Facebook Google Twitter Yahoo Passwords Stolen

Hackers steal 2 million Facebook, Google, Twitter, Yahoo passwords

By on December 4, 2013 at 11:15 PM.

Hackers steal 2 million Facebook, Google, Twitter, Yahoo passwords

It looks as though hackers have managed to swipe user names and passwords from some of the world’s biggest social networking and email platforms… again. Per CNN, security firm Trustwave claims that hackers have stolen more than 2 million Facebook, Google, Twitter and Yahoo user names and passwords through malicious keylogging software that’s been installed in an unknown number of computers. Facebook users have been the biggest victims of the malware so far, as an estimated 318,000 Facebook accounts have been compromised so far along with 70,000 Google-related accounts, 60,000 Yahoo accounts and 22,000 Twitter accounts. Trustwave says that it’s notified all affected companies about the security breach.

No Comments
U.S. Hacking Government

Five indicted in largest hacking scheme in U.S. history

By on July 26, 2013 at 7:50 AM.

Five indicted in largest hacking scheme in U.S. history

The United States government has accused five men from Russia and the Ukraine of masterminding the largest hacking scheme in U.S. history, The Wall Street Journal reported. The group allegedly hacked NASDAQ, Visa, J.C. Penney, 7-Eleven and JetBlue, among other companies, from 2005 until early last year. The men are accused of illegally obtaining roughly 160 million credit and debit card numbers, and allegedly stealing more than $300 million from at least three of the companies they attacked. The men are said to have scouted various retail locations to discover any vulnerabilities in their payment-processing systems. They are also accused of installing unauthorized software on corporate computers that granted them back door access to the systems at a later date. Two of the men are in police custody, while three others are on the loose and considered fugitives.

No Comments
Car Software Hacking Steering Brakes

The most deadly hacking target yet: Your car

By on July 25, 2013 at 1:00 PM.

The most deadly hacking target yet: Your car

Here’s something that should sober enthusiasts of self-driving cars. Forbes reporter Andy Greenberg has been hanging out with hackers Charlie Miller and Chris Valasek, who have come up with their most terrifying hacking target yet: a car’s software. Greenberg says that the two hackers have “reverse-engineered enough of the software of the Escape and the Toyota Prius (both the 2010 model) to demonstrate a range of nasty surprises: everything from annoyances like uncontrollably blasting the horn to serious hazards like slamming on the Prius’ brakes at high speeds.” Even worse, Miller and Valasek have shown they’re able to take control of a car’s steering functionality so they can drive it into a ditch, a wall or just about anywhere they choose. In other words, they’ve found a way to transform cars into their own personal weapons. Greenberg says that the two hackers will present their unsettling findings to Defcon in Las Vegas next month.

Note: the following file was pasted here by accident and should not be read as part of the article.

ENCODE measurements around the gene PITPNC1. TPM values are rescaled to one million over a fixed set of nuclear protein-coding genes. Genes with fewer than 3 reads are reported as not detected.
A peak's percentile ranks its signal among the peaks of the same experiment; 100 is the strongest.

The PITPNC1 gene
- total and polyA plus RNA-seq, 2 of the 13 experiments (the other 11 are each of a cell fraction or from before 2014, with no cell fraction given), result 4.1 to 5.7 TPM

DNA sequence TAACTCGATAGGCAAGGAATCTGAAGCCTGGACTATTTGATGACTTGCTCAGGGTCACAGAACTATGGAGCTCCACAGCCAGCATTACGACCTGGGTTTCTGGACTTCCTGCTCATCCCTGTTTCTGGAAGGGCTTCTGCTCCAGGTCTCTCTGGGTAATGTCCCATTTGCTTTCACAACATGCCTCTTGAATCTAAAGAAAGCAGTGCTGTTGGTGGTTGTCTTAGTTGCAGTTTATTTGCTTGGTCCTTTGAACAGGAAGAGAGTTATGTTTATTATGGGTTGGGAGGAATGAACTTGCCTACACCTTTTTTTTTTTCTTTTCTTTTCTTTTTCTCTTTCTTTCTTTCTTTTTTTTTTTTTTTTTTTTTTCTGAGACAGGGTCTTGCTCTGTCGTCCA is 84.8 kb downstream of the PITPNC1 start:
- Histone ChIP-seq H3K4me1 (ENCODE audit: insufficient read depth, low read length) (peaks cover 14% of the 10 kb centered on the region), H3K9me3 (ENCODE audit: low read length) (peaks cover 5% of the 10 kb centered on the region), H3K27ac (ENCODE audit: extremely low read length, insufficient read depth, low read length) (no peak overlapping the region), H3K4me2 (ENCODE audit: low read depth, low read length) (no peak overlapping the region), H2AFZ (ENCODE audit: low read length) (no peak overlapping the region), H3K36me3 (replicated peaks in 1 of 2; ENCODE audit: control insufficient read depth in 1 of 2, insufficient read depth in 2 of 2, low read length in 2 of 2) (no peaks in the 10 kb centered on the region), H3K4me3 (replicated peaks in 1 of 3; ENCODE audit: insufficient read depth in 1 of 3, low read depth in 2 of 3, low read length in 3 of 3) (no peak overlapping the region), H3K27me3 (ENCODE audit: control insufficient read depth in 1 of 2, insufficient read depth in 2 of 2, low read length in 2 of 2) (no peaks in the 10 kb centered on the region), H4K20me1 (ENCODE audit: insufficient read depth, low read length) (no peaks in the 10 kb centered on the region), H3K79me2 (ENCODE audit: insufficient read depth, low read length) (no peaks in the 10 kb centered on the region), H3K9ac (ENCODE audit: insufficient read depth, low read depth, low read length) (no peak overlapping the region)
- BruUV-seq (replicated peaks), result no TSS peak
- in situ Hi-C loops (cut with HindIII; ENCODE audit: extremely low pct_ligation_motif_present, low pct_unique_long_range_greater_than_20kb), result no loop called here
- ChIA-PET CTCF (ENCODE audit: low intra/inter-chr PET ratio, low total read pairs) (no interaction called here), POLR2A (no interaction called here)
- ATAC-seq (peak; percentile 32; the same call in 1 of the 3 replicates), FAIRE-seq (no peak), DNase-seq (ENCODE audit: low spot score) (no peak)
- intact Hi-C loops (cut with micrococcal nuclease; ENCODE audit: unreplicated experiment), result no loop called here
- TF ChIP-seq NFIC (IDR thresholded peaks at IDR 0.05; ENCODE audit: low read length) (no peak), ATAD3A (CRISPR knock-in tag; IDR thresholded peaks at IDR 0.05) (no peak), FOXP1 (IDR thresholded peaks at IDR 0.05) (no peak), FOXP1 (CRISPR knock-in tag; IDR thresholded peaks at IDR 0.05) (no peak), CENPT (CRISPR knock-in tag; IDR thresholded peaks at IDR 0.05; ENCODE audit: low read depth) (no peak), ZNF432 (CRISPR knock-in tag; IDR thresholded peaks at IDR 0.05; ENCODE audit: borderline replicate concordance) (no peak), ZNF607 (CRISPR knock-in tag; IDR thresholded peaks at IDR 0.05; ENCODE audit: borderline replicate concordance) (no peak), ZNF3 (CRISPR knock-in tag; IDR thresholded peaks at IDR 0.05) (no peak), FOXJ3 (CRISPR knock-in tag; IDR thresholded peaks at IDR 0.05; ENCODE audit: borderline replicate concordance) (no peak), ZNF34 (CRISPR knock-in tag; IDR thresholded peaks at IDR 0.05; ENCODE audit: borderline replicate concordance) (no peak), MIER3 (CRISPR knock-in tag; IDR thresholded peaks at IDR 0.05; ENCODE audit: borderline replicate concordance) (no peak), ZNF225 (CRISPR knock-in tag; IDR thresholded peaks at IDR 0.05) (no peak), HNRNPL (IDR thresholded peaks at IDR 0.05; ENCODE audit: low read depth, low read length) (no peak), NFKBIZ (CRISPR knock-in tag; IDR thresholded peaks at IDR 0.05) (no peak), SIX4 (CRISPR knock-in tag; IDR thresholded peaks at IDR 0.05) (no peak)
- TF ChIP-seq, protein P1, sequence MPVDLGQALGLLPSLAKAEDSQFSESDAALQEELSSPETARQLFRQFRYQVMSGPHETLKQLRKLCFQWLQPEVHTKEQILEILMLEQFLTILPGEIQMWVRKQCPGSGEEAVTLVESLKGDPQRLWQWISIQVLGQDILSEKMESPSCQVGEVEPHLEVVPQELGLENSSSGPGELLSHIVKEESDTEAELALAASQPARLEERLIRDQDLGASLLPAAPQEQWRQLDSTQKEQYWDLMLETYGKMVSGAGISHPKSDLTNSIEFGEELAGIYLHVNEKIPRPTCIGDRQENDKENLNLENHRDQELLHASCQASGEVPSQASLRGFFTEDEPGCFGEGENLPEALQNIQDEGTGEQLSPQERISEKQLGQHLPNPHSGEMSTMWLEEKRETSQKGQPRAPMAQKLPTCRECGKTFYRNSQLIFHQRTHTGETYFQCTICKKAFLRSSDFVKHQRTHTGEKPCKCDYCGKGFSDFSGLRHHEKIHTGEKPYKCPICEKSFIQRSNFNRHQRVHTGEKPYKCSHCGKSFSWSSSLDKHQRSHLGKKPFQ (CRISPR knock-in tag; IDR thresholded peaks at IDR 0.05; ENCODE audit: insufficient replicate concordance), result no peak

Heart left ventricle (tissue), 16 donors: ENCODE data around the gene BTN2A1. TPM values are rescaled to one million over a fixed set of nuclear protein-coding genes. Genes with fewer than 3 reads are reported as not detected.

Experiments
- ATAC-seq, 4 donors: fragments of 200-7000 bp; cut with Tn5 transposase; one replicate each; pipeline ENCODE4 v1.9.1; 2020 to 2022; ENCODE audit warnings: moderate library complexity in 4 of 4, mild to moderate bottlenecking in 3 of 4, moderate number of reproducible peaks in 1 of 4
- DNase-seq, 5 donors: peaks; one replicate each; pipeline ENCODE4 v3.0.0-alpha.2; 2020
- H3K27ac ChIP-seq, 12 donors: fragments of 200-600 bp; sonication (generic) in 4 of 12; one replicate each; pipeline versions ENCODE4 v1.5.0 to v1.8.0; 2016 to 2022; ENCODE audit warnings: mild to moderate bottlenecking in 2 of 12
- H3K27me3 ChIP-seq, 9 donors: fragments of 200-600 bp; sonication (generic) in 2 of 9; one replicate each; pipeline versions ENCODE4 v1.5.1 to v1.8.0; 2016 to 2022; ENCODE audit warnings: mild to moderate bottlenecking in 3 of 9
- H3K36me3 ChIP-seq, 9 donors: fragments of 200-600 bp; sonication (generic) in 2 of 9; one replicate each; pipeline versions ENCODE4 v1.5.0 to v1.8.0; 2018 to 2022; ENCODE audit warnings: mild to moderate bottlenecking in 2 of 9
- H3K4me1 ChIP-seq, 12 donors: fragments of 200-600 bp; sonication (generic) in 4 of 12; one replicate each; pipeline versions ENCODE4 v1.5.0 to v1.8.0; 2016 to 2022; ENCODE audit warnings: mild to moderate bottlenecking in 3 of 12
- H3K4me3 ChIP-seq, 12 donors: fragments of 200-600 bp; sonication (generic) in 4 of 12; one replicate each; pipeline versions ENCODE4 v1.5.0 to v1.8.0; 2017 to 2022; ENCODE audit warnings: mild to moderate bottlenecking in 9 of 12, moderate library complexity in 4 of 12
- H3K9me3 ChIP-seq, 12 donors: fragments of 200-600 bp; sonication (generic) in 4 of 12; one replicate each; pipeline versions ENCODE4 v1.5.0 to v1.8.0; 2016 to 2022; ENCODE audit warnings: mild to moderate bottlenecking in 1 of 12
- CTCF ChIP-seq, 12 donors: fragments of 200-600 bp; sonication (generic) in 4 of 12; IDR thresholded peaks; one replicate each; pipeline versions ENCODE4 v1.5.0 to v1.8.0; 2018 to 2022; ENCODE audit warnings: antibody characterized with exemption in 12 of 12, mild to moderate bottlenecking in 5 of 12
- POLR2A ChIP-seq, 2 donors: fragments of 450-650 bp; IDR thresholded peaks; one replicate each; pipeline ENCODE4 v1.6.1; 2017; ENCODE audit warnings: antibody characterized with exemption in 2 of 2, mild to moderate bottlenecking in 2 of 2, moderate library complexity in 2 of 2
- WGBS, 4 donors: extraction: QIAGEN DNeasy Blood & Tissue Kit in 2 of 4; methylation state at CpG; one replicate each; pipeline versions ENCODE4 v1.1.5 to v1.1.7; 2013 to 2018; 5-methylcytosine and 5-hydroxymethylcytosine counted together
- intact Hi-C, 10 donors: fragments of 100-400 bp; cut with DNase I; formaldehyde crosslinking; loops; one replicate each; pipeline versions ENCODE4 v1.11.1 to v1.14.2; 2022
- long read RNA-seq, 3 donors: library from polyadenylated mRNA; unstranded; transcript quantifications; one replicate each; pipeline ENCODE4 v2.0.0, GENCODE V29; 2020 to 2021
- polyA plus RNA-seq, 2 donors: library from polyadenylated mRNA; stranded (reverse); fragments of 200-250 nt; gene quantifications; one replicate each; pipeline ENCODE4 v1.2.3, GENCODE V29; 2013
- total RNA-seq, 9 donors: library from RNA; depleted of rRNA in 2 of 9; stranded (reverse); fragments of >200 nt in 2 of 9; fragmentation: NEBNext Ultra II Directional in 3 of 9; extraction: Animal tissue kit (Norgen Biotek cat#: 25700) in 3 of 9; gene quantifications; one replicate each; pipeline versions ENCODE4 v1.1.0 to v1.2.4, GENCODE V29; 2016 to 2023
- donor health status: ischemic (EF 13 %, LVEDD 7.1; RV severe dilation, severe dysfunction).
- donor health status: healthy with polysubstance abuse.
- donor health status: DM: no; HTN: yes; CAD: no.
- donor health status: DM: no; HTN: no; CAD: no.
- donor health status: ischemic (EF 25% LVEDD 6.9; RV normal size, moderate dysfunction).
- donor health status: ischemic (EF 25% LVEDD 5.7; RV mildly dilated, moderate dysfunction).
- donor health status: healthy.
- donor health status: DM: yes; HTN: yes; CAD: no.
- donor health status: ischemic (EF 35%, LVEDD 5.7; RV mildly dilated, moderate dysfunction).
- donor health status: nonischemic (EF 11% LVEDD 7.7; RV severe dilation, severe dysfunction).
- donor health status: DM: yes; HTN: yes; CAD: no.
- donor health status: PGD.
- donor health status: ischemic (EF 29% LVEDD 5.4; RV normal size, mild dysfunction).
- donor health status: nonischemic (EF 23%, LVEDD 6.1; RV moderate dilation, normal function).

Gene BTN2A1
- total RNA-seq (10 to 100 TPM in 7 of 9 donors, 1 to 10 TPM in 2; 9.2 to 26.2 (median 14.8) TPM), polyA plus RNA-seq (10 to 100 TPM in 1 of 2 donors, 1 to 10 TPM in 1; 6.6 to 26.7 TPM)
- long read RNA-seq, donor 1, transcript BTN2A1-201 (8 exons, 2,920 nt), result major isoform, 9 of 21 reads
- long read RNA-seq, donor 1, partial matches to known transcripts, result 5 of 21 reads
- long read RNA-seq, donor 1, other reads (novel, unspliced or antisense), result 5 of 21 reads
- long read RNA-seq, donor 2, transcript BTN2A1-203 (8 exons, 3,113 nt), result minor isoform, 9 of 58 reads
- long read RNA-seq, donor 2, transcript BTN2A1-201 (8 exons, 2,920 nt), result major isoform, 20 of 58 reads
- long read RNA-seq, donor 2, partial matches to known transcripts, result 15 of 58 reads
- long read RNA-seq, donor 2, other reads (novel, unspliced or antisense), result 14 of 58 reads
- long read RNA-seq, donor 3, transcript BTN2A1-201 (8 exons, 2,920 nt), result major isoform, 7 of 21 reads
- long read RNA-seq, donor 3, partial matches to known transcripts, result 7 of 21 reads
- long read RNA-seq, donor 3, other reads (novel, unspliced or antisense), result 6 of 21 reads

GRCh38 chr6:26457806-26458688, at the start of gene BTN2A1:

No Comments
Cybercrime Annual Cost $100 Billion

Cybercrime estimated to cost U.S. government, businesses $100 billion a year

By on July 22, 2013 at 10:45 PM.

Cybercrime estimated to cost U.S. government, businesses $100 billion a year

That pesky 12-year-old Russian kid who infected your PC with malware that replaced all your photos with gifs of dancing bears is costing the American economy a lot more than you imagine. The Wall Street Journal reports that a new study conducted by McAfee and the nonprofit Center for Strategic and International Studies shows that cybercrime is costing the U.S. government and businesses around $100 billion per year, or roughly one-tenth of what other recent estimates have projected. The Journal says that “one of the key reasons the study’s estimate is lower than many previous ones is that it takes into account the shifting benefits of cybertheft,” since data that is stolen by hackers doesn’t actually disappear.

No Comments
Pirate Bay Co-Founder Prison Sentence

Pirate Bay co-founder gets two years in jail on hacking conviction

By on June 20, 2013 at 6:45 PM.

Pirate Bay co-founder gets two years in jail on hacking conviction

Pirate Bay co-founder Gottfrid Svartholm Warg is about to spend some time in the brig. TorrentFreak reports that a Swedish court has sentenced Svartholm Warg to two years in prison for his role in “hacking into Logica, a company carrying out work for local tax authorities.” Things could get even worse for The Pirate Bay co-founder in the coming months as well, since he also faces even more serious hacking charges in Denmark, where officials allege that he hacked into the country’s driver’s license database and its social security database and exposed the email accounts and passwords of thousands of government officials and law enforcement officers. Svartholm Warg, who in 2009 was convicted of violating copyright laws for his role in founding The Pirate Bay, could face up to six years in prison if found guilty of the Denmark hacking charges.

No Comments